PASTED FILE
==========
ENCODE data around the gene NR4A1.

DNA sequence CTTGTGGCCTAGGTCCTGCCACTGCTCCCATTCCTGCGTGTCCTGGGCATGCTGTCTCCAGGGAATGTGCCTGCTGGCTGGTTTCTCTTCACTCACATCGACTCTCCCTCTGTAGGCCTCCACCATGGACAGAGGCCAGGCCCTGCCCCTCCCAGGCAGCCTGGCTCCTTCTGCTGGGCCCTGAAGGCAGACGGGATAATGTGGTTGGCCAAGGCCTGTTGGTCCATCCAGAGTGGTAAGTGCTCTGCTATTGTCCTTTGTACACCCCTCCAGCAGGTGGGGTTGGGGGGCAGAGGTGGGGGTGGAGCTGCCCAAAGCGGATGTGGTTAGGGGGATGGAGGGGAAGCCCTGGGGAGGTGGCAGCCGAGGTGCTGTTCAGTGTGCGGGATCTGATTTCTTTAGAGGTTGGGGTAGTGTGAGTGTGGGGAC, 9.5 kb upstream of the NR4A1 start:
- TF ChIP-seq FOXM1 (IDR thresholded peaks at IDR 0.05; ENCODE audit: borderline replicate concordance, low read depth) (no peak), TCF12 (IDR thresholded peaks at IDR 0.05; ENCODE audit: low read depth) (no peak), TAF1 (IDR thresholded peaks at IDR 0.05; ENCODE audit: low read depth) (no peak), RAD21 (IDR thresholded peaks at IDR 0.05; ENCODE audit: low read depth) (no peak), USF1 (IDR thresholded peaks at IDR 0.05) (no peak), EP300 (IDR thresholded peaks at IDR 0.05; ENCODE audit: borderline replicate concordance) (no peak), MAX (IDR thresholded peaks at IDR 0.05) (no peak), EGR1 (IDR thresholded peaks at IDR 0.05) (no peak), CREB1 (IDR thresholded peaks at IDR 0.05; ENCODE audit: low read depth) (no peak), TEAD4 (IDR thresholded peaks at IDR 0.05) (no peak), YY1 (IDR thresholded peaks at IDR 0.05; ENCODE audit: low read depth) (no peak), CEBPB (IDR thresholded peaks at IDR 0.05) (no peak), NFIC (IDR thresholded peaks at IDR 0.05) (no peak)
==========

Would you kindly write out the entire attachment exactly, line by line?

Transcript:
ENCODE data around the gene NR4A1.

DNA sequence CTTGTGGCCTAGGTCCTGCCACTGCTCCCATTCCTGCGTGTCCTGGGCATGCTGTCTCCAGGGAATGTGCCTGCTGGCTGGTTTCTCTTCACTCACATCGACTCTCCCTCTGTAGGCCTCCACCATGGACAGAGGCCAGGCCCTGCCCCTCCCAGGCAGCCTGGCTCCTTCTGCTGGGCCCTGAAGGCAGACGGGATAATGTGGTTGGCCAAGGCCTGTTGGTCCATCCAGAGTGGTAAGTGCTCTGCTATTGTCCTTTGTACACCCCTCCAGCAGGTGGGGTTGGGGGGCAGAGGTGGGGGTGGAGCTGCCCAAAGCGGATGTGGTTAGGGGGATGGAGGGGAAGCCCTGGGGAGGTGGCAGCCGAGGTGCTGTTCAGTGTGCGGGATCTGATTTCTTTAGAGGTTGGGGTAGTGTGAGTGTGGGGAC, 9.5 kb upstream of the NR4A1 start:
- TF ChIP-seq FOXM1 (IDR thresholded peaks at IDR 0.05; ENCODE audit: borderline replicate concordance, low read depth) (no peak), TCF12 (IDR thresholded peaks at IDR 0.05; ENCODE audit: low read depth) (no peak), TAF1 (IDR thresholded peaks at IDR 0.05; ENCODE audit: low read depth) (no peak), RAD21 (IDR thresholded peaks at IDR 0.05; ENCODE audit: low read depth) (no peak), USF1 (IDR thresholded peaks at IDR 0.05) (no peak), EP300 (IDR thresholded peaks at IDR 0.05; ENCODE audit: borderline replicate concordance) (no peak), MAX (IDR thresholded peaks at IDR 0.05) (no peak), EGR1 (IDR thresholded peaks at IDR 0.05) (no peak), CREB1 (IDR thresholded peaks at IDR 0.05; ENCODE audit: low read depth) (no peak), TEAD4 (IDR thresholded peaks at IDR 0.05) (no peak), YY1 (IDR thresholded peaks at IDR 0.05; ENCODE audit: low read depth) (no peak), CEBPB (IDR thresholded peaks at IDR 0.05) (no peak), NFIC (IDR thresholded peaks at IDR 0.05) (no peak)